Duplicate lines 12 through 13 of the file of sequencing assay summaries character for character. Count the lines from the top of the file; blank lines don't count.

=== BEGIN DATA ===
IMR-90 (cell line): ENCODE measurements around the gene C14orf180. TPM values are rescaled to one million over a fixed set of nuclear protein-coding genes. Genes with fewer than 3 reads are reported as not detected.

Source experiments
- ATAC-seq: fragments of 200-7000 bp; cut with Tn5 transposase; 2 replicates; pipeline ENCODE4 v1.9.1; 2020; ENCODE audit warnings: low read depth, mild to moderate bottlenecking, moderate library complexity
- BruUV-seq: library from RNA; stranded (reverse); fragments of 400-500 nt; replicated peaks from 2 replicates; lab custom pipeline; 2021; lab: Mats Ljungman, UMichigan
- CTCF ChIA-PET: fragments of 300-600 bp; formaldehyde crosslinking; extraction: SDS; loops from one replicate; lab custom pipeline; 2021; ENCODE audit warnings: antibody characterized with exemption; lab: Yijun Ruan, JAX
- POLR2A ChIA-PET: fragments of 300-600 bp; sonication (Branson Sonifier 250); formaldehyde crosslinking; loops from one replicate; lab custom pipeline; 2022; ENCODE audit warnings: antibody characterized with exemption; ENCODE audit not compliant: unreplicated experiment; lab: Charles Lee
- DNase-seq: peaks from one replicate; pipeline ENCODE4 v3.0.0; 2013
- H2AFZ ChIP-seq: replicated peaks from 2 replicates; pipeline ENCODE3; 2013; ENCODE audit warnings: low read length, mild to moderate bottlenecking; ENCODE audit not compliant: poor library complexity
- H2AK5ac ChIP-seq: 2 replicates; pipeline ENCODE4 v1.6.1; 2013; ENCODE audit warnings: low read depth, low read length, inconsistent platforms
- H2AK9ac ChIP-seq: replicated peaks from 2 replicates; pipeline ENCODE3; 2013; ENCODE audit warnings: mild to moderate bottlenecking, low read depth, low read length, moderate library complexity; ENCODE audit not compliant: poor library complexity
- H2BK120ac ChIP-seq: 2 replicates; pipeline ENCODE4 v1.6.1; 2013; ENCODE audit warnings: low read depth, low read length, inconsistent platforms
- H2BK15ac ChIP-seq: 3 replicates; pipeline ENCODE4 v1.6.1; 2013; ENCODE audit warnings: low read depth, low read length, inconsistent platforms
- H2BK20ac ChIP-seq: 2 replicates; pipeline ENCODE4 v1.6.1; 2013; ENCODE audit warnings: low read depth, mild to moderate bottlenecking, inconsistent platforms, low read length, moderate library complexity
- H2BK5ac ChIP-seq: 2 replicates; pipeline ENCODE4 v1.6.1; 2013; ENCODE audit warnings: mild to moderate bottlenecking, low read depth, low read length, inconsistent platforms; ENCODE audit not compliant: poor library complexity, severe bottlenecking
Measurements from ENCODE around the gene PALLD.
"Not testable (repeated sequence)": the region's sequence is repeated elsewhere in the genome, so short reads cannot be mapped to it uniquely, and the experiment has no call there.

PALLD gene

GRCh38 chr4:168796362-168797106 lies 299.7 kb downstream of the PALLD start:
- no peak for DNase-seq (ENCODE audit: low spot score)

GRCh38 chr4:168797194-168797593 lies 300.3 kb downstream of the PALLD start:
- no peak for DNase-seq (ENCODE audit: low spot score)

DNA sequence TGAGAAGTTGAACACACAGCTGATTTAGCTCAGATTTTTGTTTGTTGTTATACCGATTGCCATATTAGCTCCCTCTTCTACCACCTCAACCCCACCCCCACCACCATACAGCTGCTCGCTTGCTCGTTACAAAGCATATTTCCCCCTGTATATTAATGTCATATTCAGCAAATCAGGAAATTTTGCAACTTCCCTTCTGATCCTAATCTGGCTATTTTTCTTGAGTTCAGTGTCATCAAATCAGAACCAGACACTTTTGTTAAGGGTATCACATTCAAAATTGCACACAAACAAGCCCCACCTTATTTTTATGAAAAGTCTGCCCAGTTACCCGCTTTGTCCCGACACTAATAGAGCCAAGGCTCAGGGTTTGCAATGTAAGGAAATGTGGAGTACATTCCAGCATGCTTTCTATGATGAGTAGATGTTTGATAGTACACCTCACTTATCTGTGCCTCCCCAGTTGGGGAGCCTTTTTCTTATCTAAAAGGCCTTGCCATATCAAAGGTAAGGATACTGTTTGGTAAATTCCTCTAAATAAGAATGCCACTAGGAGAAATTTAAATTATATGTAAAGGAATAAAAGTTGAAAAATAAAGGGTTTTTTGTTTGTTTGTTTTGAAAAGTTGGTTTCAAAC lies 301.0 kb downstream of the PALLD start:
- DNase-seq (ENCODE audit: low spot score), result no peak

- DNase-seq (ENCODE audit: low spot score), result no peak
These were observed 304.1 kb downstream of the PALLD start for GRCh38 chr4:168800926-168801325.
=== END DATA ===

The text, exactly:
- H2BK15ac ChIP-seq: 3 replicates; pipeline ENCODE4 v1.6.1; 2013; ENCODE audit warnings: low read depth, low read length, inconsistent platforms
- H2BK20ac ChIP-seq: 2 replicates; pipeline ENCODE4 v1.6.1; 2013; ENCODE audit warnings: low read depth, mild to moderate bottlenecking, inconsistent platforms, low read length, moderate library complexity